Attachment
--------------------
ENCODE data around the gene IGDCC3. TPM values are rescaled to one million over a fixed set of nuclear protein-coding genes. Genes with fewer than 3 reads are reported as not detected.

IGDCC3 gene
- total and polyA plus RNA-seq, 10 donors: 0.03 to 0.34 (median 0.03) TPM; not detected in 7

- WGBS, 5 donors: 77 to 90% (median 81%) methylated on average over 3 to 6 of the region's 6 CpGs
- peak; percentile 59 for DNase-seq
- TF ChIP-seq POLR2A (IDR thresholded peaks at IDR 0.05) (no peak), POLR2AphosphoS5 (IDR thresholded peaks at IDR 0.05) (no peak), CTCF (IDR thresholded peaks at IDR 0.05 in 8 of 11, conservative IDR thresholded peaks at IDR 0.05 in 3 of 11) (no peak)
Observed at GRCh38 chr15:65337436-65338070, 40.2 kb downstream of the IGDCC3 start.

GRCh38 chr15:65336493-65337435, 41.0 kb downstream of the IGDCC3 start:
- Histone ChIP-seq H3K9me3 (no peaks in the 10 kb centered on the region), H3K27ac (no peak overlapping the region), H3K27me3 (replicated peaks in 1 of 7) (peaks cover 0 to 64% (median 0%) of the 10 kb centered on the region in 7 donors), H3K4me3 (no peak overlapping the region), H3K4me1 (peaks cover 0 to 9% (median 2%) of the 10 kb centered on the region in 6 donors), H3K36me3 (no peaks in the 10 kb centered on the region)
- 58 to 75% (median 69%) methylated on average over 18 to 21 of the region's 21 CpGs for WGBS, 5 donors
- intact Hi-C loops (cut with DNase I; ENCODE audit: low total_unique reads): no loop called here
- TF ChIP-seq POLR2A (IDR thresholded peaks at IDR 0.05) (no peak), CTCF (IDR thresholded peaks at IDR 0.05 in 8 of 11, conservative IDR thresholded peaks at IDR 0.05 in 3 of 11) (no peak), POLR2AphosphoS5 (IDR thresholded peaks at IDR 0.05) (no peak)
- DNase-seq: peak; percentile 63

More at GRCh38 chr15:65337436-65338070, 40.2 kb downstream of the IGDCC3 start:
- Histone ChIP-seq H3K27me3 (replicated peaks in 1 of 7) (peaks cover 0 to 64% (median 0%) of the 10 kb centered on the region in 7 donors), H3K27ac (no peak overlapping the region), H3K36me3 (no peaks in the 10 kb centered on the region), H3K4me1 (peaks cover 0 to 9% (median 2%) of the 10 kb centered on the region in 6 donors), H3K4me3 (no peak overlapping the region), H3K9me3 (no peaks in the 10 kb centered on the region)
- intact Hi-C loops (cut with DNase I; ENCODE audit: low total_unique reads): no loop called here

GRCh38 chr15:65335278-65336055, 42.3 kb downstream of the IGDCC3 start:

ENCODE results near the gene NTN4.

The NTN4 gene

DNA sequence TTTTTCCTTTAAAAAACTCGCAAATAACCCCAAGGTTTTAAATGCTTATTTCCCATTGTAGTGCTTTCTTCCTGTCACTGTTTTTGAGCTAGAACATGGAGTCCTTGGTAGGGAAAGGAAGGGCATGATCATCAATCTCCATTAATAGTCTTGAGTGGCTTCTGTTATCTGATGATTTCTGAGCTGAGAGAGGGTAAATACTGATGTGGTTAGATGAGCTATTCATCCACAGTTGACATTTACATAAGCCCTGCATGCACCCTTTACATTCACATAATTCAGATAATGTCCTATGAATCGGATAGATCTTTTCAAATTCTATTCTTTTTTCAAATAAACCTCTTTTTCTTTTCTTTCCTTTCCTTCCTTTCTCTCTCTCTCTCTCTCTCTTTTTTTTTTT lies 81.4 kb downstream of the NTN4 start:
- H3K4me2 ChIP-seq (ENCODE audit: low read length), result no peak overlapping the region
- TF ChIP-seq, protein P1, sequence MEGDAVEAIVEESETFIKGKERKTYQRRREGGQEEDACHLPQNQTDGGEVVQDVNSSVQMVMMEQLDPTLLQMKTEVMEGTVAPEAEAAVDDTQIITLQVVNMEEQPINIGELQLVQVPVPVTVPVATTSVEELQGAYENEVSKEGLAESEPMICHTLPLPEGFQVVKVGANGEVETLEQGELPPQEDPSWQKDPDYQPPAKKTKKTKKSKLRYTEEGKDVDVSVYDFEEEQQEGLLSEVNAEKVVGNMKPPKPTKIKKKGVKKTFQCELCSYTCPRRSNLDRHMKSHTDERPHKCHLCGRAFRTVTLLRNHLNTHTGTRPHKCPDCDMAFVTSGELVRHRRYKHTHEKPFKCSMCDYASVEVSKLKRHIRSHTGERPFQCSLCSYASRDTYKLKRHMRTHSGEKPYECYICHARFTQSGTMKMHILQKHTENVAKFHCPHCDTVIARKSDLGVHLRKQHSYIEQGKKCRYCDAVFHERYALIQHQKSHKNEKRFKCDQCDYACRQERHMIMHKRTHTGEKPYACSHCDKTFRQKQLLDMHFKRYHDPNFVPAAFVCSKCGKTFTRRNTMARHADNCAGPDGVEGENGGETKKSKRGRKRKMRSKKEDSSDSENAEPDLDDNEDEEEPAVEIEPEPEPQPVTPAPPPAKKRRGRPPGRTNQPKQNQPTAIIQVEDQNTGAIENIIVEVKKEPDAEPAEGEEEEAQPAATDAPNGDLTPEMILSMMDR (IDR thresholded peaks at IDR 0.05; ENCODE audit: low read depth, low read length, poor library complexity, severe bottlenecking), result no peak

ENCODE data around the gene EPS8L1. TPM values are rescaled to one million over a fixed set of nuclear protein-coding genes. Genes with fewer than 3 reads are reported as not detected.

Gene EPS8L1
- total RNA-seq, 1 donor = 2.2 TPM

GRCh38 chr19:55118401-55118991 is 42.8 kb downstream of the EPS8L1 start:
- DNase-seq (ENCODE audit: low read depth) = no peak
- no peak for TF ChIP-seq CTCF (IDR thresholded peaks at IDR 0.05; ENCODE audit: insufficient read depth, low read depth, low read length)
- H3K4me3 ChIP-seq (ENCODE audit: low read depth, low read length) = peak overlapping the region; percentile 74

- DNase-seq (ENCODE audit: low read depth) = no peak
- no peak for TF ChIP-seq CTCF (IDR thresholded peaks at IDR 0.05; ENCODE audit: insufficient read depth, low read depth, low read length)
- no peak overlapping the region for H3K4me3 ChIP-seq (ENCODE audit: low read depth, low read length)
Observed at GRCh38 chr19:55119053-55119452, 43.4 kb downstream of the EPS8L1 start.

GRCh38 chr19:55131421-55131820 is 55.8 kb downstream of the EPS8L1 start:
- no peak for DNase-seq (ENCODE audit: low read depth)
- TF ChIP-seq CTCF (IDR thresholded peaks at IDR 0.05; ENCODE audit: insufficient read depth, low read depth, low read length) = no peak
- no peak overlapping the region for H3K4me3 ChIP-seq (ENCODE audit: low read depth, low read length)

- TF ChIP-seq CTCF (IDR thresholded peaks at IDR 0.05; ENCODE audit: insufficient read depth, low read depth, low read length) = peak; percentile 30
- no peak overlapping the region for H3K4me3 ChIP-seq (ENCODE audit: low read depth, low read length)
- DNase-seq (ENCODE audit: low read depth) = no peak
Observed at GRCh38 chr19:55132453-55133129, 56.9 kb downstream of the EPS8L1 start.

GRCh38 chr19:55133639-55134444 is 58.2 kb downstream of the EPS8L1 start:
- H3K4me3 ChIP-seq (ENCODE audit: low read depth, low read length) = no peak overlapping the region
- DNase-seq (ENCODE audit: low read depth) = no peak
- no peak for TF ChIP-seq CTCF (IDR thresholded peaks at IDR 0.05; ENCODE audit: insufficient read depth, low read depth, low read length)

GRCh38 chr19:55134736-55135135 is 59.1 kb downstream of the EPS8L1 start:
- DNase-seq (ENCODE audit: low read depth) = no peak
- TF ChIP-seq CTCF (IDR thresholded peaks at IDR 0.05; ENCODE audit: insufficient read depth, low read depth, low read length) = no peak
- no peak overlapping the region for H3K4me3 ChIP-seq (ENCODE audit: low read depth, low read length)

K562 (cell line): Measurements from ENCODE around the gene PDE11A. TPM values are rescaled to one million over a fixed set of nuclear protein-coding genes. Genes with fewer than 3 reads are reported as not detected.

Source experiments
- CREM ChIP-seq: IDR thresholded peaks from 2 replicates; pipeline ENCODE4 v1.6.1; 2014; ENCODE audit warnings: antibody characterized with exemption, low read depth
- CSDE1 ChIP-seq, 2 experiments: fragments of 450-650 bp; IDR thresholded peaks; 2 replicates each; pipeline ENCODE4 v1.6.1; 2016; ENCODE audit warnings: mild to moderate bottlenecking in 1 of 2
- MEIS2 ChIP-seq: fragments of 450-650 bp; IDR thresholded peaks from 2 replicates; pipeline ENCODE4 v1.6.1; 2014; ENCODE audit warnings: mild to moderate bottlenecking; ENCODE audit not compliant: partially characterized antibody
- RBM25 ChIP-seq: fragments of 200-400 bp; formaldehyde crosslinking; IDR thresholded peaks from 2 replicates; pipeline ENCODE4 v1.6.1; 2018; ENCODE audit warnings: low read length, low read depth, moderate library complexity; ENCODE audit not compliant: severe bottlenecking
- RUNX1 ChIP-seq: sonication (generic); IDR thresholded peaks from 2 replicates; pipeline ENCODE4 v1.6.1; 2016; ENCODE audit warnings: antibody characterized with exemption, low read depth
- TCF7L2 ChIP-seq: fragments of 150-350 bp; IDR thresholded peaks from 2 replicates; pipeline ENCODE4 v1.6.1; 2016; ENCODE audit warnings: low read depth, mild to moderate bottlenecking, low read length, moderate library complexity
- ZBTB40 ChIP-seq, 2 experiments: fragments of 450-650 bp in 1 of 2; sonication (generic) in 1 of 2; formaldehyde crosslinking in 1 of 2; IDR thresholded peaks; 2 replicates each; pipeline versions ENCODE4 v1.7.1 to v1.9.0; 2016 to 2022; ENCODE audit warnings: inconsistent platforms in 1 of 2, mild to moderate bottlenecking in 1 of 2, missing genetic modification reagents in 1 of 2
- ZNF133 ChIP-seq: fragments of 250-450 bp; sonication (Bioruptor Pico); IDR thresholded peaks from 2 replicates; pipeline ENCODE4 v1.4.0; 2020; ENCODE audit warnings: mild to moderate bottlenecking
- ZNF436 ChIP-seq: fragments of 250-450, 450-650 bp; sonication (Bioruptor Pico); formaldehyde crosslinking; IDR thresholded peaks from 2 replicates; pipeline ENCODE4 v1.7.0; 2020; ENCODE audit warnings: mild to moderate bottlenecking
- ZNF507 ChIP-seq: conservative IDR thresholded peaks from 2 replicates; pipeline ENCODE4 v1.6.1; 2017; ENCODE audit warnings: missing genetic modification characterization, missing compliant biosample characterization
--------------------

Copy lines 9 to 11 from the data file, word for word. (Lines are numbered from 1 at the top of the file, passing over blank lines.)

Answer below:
- Histone ChIP-seq H3K9me3 (no peaks in the 10 kb centered on the region), H3K27ac (no peak overlapping the region), H3K27me3 (replicated peaks in 1 of 7) (peaks cover 0 to 64% (median 0%) of the 10 kb centered on the region in 7 donors), H3K4me3 (no peak overlapping the region), H3K4me1 (peaks cover 0 to 9% (median 2%) of the 10 kb centered on the region in 6 donors), H3K36me3 (no peaks in the 10 kb centered on the region)
- 58 to 75% (median 69%) methylated on average over 18 to 21 of the region's 21 CpGs for WGBS, 5 donors
- intact Hi-C loops (cut with DNase I; ENCODE audit: low total_unique reads): no loop called here